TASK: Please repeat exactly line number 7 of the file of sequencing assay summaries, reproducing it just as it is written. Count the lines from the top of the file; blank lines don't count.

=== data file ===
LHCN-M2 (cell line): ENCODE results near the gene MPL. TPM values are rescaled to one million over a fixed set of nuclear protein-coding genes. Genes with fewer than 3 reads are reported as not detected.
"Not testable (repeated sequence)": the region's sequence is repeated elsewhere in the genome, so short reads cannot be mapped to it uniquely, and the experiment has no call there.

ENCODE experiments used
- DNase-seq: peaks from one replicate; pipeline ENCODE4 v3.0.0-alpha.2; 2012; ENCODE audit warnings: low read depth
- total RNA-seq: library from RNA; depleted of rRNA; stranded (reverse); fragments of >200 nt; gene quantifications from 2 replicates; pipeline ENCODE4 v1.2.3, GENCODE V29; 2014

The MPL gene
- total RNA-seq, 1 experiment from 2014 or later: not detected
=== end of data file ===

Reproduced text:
- total RNA-seq, 1 experiment from 2014 or later: not detected